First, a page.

“Being Henry David”—A Book Review

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Being Henry David by Cal Armistead is a remarkable tale, to say the least! This coming-of-age novel asks the difficult question most of us have trouble answering:  Who am I?

“Hank” is a teenage boy that wakes up at Penn Station with no recollection of who he is or how he got there. He has absolutely no memories from his past—his mind a completely blank slate. Hanks only possessions are the clothes he is wearing, a crumpled up ten dollar bill in his pocket, and a beat up copy of Henry David Thoreau’s Walden.

“Absolutely nothing in my life is familiar, and it’s like standing on the edge of a cliff every damn minute, rocks crumbling under my feet.”

With the worn out paperback as his only lead, Hank heads out for the most sensible destination, Walden Pond in Concord Massachusetts. Hopefully the serenity and simplicity of “going back to the basics” will help jog his memory of who he is and where he comes from. But the question is, does he really want to know about his past demons?   

“There’s a black beast inside me that doesn’t want me to know stuff. It guards my memory, clawing at my insides and going for my throat if I get too close.”

Finding friends and a sense of safety in the most unlikely places and faces, Henry must learn to face his past and unlock his memories without shattering himself in the process.

All I can say about Being Henry David is “wow”.  I literally could not put this book down. Though provoking and insightful, this novel challenges you to look inside yourself and challenge yourself to face your own demons.

Five out of five stars! I look forward to any future novels from Cal Armistead

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“This is W.A.R.”—A Book Review

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This is W.A.R. by Lisa Roecker and Laura Roecker was an intriguing tale about murder and retaliation.

The novel starts off from the prospective a young girl drowning— fighting for her life, but failing.

“Willa Ames-Rowan never gave up and welcomed death. Willa Ames-Rowan simply died.”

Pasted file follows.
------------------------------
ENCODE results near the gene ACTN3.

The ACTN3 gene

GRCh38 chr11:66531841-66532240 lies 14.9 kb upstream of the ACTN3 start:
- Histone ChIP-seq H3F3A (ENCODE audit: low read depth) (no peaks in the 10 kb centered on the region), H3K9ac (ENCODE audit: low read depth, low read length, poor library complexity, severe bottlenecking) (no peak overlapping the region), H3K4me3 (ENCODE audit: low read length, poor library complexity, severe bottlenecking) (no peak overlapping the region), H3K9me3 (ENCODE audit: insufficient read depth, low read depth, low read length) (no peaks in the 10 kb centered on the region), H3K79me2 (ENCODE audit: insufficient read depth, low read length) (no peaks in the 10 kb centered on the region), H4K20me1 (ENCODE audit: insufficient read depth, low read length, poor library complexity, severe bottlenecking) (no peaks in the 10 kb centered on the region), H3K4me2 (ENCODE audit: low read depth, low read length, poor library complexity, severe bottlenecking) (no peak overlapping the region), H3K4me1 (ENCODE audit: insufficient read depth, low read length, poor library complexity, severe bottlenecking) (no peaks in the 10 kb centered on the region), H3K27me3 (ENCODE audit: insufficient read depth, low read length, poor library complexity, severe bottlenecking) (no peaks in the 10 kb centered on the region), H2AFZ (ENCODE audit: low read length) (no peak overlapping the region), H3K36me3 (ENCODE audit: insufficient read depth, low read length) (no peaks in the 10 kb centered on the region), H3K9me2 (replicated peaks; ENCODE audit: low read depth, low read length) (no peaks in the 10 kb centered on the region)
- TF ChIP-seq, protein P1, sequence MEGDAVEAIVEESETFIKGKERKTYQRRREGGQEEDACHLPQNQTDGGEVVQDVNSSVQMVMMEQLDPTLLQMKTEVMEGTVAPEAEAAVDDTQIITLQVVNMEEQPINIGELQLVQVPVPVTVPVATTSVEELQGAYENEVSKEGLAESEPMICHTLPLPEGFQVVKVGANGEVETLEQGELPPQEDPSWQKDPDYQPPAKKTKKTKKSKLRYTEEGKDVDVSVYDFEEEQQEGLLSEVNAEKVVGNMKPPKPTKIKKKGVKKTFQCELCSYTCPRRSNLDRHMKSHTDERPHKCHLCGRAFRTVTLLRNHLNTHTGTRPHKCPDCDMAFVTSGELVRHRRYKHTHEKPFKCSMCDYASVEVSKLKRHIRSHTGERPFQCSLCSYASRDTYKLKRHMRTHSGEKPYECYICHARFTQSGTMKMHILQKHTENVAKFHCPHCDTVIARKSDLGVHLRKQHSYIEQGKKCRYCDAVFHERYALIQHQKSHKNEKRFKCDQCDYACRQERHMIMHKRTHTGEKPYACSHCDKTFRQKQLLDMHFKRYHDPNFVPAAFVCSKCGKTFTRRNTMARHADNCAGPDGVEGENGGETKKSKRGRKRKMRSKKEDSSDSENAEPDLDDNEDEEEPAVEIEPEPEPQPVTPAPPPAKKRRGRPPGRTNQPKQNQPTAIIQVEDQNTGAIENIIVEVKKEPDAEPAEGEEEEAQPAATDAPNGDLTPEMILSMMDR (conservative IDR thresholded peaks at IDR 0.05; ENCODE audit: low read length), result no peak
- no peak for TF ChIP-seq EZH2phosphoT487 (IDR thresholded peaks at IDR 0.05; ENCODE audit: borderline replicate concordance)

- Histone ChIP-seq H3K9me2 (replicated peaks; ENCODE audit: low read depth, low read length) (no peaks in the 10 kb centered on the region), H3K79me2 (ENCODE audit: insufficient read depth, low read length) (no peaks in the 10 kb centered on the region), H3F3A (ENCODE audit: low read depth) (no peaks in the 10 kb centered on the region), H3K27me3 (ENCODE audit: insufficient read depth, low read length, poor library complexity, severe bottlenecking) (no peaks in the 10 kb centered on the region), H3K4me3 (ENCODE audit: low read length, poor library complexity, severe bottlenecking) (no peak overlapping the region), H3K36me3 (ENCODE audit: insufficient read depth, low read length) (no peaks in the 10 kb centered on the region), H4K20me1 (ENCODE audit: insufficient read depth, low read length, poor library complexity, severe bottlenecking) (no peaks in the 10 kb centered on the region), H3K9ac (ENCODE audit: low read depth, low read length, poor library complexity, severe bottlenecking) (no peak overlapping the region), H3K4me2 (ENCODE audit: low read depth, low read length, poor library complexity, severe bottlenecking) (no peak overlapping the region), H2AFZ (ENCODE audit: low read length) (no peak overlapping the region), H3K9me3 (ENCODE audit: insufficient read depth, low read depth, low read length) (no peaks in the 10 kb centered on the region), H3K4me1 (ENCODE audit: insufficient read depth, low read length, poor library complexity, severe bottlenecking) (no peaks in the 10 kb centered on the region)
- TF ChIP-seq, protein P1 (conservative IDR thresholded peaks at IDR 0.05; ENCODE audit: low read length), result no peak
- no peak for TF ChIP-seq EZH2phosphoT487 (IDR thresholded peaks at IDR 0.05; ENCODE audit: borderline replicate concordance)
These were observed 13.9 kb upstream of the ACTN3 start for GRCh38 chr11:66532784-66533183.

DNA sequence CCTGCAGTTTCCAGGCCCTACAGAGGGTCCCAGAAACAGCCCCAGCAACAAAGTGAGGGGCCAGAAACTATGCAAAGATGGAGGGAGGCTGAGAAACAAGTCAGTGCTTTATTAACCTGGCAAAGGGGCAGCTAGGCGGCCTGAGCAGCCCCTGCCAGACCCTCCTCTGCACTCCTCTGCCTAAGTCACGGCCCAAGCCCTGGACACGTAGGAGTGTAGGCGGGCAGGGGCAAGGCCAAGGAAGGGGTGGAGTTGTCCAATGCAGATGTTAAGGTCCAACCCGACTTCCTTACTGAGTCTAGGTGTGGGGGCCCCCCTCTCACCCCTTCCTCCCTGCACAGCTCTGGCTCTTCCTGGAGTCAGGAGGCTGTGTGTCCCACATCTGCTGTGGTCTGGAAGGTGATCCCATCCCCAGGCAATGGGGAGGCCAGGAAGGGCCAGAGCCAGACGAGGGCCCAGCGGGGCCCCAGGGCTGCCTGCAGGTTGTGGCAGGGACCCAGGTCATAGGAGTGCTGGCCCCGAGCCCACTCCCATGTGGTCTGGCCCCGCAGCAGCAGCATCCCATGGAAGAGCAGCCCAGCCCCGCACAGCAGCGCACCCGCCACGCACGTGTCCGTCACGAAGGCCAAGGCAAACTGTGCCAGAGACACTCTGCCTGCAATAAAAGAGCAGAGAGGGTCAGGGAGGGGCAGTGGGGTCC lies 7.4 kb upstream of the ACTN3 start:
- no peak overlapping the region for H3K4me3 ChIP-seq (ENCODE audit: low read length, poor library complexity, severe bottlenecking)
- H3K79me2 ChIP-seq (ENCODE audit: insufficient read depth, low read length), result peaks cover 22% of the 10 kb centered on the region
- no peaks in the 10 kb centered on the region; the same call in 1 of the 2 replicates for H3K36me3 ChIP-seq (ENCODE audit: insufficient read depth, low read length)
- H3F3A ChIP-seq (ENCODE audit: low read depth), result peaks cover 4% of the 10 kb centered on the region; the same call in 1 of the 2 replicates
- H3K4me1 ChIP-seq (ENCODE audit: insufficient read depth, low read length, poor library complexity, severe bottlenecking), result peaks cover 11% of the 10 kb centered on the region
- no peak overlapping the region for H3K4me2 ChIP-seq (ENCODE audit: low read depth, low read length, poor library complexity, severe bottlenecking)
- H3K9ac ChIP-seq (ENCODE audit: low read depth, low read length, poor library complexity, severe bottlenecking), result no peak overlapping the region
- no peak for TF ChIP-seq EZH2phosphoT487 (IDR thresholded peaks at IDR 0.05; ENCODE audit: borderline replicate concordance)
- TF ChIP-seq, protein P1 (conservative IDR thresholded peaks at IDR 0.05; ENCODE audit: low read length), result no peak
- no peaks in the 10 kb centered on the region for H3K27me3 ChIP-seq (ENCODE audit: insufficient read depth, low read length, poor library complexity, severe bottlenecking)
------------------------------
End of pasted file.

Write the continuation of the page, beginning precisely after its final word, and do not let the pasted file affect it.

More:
All of the members of the Hawthorne Lake Country Club witness the police pulling the lifeless, blue-lipped, body of teenage Will Ames-Rowan from the moonlit waters of the club. Many individuals are interviewed by the police. And even though several people saw club heir, James Gregory, ride off in a motorboat with Willa and return alone, no dare says anything. Because when nothing else will, money speaks volumes.

 “Esteemed members of the Hawthorne Lake Country Club handled the tragedy much like they handled rare bone cancers and childhood diseases with no cure: they threw money at it.”

Four teenage girls are completely outraged that the Captain (the owner of the Hawthorne Lakes Country Club) thinks he can help his grandson get away with murder by paying off everyone involved. Thus, they decided to take matters into their own hands. For these four girls, a safety deposit box containing $75,000 in cash, an overwhelming since of guilt, and a striving need for vengeance translates to three little words. This is war.

Told in alternating narratives, this book gives insight into the lives of the rich, the not-so-rich, and the burden overbearing parents can cause. Though you think you can know someone by their social status, their grades, or their appearance, this definitely isn’t so.

Overall, I would give this book three out of five stars. It wasn’t amazing, but it wasn’t horrible either. It kept me intrigued enough to keep reading to see if the girls’ plans would work and if justice would finally be served.

“Pushing the Limits”—A Book Review

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Pushing the Limits by Katie McGarry is deceptively deep and raw. From the somewhat raunchy cover and generic summary on the back of the book, I thought this novel would be some cheesy, but entertaining, love story. I was SO wrong. So here’s what the book is really about: